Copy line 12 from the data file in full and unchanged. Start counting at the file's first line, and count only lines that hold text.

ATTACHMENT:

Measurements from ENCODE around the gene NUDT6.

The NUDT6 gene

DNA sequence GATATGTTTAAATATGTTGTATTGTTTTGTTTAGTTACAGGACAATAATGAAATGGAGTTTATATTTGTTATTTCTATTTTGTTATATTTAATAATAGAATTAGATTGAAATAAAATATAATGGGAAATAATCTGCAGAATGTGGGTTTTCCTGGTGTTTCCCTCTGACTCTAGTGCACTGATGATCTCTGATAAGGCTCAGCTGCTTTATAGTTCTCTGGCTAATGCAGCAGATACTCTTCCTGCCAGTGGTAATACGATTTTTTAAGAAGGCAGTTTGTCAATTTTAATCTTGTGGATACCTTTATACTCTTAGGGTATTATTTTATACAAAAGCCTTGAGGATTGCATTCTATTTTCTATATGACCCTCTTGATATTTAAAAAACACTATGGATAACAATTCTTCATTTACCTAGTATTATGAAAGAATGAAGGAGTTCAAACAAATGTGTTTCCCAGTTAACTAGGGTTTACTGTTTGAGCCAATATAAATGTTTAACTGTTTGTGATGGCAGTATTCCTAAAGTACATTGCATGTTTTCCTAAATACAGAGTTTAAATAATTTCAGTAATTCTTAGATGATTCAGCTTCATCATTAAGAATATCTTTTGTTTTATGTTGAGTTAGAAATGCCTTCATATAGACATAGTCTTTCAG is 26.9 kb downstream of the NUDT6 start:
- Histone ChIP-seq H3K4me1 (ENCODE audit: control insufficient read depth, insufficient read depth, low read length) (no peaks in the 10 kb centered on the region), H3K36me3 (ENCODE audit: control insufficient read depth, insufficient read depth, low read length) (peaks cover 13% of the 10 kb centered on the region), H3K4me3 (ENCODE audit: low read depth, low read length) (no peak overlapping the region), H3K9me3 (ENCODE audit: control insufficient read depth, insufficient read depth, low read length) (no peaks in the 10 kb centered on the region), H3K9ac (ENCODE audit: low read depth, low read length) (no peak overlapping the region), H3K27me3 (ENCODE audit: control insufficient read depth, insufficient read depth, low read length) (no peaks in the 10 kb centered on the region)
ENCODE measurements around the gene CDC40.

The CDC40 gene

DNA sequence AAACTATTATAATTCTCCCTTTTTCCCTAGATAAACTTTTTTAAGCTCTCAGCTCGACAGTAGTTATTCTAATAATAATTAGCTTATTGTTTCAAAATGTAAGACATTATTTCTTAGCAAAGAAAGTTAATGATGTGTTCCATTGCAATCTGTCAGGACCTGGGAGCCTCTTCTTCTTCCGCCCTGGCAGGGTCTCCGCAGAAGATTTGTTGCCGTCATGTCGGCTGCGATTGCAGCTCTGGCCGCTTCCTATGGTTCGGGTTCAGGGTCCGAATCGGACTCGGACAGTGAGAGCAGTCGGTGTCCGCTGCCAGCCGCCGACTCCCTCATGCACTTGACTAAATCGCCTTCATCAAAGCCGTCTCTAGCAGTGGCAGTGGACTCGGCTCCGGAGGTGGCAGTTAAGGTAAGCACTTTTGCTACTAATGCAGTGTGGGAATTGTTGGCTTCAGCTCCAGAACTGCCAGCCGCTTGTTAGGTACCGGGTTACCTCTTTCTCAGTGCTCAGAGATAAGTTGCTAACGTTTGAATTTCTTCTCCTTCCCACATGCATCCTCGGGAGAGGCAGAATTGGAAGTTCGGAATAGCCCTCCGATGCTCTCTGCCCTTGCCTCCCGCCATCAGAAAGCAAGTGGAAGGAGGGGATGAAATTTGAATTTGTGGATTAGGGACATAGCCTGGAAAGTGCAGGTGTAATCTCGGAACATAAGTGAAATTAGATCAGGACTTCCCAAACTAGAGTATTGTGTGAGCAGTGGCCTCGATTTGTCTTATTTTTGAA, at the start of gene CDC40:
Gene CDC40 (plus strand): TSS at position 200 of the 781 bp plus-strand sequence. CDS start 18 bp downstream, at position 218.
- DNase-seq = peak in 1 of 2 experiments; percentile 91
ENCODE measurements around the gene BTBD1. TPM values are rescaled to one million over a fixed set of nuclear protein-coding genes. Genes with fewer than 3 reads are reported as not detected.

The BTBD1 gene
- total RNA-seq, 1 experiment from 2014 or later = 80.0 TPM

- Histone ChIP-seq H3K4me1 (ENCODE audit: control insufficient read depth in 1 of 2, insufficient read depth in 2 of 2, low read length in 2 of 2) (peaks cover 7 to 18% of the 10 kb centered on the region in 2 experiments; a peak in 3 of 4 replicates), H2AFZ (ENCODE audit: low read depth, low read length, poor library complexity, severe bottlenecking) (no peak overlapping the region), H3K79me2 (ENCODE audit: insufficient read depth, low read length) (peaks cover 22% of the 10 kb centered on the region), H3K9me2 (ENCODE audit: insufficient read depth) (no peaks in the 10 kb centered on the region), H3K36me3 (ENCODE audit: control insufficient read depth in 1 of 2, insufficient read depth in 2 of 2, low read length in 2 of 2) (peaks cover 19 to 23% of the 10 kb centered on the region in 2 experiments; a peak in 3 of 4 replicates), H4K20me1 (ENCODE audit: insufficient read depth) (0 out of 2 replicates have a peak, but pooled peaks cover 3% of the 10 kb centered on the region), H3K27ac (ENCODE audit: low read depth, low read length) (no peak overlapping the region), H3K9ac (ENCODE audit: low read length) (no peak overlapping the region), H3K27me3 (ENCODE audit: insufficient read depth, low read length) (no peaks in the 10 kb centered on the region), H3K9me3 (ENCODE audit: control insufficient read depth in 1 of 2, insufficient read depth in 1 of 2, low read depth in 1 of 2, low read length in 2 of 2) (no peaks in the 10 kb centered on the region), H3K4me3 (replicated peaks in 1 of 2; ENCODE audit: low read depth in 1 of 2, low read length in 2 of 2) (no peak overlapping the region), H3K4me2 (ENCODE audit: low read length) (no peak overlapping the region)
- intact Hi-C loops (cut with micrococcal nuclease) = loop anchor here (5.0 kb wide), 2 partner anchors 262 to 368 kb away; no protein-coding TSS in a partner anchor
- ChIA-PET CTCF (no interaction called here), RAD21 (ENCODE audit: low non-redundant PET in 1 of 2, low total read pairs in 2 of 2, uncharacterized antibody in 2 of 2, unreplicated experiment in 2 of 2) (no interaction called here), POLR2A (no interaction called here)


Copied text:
- total RNA-seq, 1 experiment from 2014 or later = 80.0 TPM